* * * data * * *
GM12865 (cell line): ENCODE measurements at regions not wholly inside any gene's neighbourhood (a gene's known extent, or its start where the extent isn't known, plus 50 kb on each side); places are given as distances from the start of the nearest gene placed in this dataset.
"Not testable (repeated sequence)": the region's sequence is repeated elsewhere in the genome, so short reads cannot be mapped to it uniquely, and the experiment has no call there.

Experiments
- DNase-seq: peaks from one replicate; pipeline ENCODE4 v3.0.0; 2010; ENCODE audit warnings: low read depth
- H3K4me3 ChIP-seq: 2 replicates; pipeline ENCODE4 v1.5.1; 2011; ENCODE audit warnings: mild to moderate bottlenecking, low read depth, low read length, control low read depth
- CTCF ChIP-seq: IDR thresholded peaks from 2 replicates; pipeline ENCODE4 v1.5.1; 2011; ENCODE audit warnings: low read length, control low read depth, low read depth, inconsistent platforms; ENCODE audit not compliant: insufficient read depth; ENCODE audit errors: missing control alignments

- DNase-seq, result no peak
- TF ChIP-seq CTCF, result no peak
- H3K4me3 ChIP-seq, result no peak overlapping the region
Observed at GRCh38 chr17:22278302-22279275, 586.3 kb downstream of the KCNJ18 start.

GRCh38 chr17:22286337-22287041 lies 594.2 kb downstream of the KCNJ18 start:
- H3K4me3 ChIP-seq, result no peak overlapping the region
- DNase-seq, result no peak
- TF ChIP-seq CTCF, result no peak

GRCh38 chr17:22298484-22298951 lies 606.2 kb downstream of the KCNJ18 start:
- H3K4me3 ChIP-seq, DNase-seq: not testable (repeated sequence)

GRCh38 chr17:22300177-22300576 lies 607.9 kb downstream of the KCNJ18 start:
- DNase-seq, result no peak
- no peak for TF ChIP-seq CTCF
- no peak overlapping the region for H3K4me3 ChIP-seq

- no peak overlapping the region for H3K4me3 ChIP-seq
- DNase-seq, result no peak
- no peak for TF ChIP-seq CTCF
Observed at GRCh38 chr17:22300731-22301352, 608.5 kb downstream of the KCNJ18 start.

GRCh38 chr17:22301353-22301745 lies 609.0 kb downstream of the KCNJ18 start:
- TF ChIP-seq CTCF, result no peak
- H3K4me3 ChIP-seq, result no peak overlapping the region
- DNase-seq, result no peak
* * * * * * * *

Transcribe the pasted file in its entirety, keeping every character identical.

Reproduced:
GM12865 (cell line): ENCODE measurements at regions not wholly inside any gene's neighbourhood (a gene's known extent, or its start where the extent isn't known, plus 50 kb on each side); places are given as distances from the start of the nearest gene placed in this dataset.
"Not testable (repeated sequence)": the region's sequence is repeated elsewhere in the genome, so short reads cannot be mapped to it uniquely, and the experiment has no call there.

Experiments
- DNase-seq: peaks from one replicate; pipeline ENCODE4 v3.0.0; 2010; ENCODE audit warnings: low read depth
- H3K4me3 ChIP-seq: 2 replicates; pipeline ENCODE4 v1.5.1; 2011; ENCODE audit warnings: mild to moderate bottlenecking, low read depth, low read length, control low read depth
- CTCF ChIP-seq: IDR thresholded peaks from 2 replicates; pipeline ENCODE4 v1.5.1; 2011; ENCODE audit warnings: low read length, control low read depth, low read depth, inconsistent platforms; ENCODE audit not compliant: insufficient read depth; ENCODE audit errors: missing control alignments

- DNase-seq, result no peak
- TF ChIP-seq CTCF, result no peak
- H3K4me3 ChIP-seq, result no peak overlapping the region
Observed at GRCh38 chr17:22278302-22279275, 586.3 kb downstream of the KCNJ18 start.

GRCh38 chr17:22286337-22287041 lies 594.2 kb downstream of the KCNJ18 start:
- H3K4me3 ChIP-seq, result no peak overlapping the region
- DNase-seq, result no peak
- TF ChIP-seq CTCF, result no peak

GRCh38 chr17:22298484-22298951 lies 606.2 kb downstream of the KCNJ18 start:
- H3K4me3 ChIP-seq, DNase-seq: not testable (repeated sequence)

GRCh38 chr17:22300177-22300576 lies 607.9 kb downstream of the KCNJ18 start:
- DNase-seq, result no peak
- no peak for TF ChIP-seq CTCF
- no peak overlapping the region for H3K4me3 ChIP-seq

- no peak overlapping the region for H3K4me3 ChIP-seq
- DNase-seq, result no peak
- no peak for TF ChIP-seq CTCF
Observed at GRCh38 chr17:22300731-22301352, 608.5 kb downstream of the KCNJ18 start.

GRCh38 chr17:22301353-22301745 lies 609.0 kb downstream of the KCNJ18 start:
- TF ChIP-seq CTCF, result no peak
- H3K4me3 ChIP-seq, result no peak overlapping the region
- DNase-seq, result no peak